G-III was profitable over the last two years but held back by its large expense base. Its average operating margin of 2.7% has been paltry for a consumer discretionary business. G-III Operating Margin (GAAP)

This quarter, G-III generated an operating profit margin of 6.1%, up 40.3 percentage points year on year.

Over the next 12 months, Wall Street expects G-III to maintain its LTM operating margin of 9.1%.


Analyzing long-term revenue trends tells us about a company's historical growth, but the long-term change in its earnings per share (EPS) points to the profitability and efficiency of that growth–for example, a company could inflate its sales through excessive spending on advertising and promotions. G-III EPS (GAAP)

Over the last five years, G-III's EPS grew 42.6%, translating into an unimpressive 7.4% compounded annual growth rate. This performance, however, is materially higher than its flat revenue over the same period. There are a few reasons for this, and understanding why can shed light on its fundamentals. A five-year view shows that G-III has repurchased its stock, shrinking its share count by 6.1%. This has led to higher per share earnings. Taxes and interest expenses can also affect EPS growth, but they don't tell us as much about a company's fundamentals.

In Q4, G-III reported EPS at $0.61, up from negative $5.54 in the same quarter a year ago. This print unfortunately missed analysts' estimates. Over the next 12 months, Wall Street expects G-III to grow its earnings. Analysts are projecting its LTM EPS of $3.77 to climb by 1.3% to $3.82.

Return on Invested Capital (ROIC)

EPS and free cash flow tell us whether a company was profitable while growing revenue. But was it capital-efficient? A company’s ROIC explains this by showing how much operating profit a company makes compared to how much money the business raised (debt and equity).

G-III's five-year average return on invested capital was 8%, somewhat low compared to the best consumer discretionary companies that pump out 25%+. Its returns suggest it historically did a subpar job investing in profitable business initiatives.

The trend in its ROIC, however, is often what surprises the market and drives the stock price. Unfortunately, G-III's ROIC over the last two years averaged 3.9 percentage point decreases each year. In conjunction with its already low returns, these declines suggest the company's profitable business opportunities are few and far between.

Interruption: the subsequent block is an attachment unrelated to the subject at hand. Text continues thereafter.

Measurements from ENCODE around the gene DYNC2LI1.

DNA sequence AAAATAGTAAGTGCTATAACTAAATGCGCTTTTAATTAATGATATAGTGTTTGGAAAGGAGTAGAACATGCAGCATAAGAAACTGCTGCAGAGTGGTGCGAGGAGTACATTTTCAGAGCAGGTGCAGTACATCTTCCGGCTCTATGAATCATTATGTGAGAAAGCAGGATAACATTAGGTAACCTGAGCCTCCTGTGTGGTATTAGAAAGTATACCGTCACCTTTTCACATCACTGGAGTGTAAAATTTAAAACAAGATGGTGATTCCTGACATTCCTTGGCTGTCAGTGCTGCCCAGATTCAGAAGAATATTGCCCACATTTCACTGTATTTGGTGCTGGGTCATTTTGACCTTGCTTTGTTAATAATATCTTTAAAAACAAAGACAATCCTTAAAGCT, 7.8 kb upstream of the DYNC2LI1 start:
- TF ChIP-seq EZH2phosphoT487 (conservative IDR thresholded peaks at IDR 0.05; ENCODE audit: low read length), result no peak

Key Takeaways from G-III's Q4 Results

We struggled to find many strong positives in this quarter's results. Its revenue guidance for next quarter beat analysts' expectations, but looking at the company's full-year 2024 outlook, its forecasted revenue was in line while its forecasted EPS fell short. Furthermore, this quarter's revenue and EPS missed Wall Street's estimates. Overall, the results could have been better. The company is down 2.2% on the results and currently trades at $29.69 per share.

Is Now The Time?

G-III may have had a tough quarter, but investors should also consider its valuation and business qualities when assessing the investment opportunity.

We cheer for all companies serving consumers, but in the case of G-III, we'll be cheering from the sidelines. Its revenue growth has been weak over the last five years, but at least growth is expected to increase in the short term. On top of that, its low free cash flow margins give it little breathing room, and its operating margins reveal poor profitability compared to other consumer discretionary companies.

G-III's price-to-earnings ratio based on the next 12 months is 7.9x. While the price is reasonable and there are some things to like about G-III, we think there are better opportunities elsewhere in the market right now.

Wall Street analysts covering the company had a one-year price target of $28.83 per share right before these results (compared to the current share price of $29.69).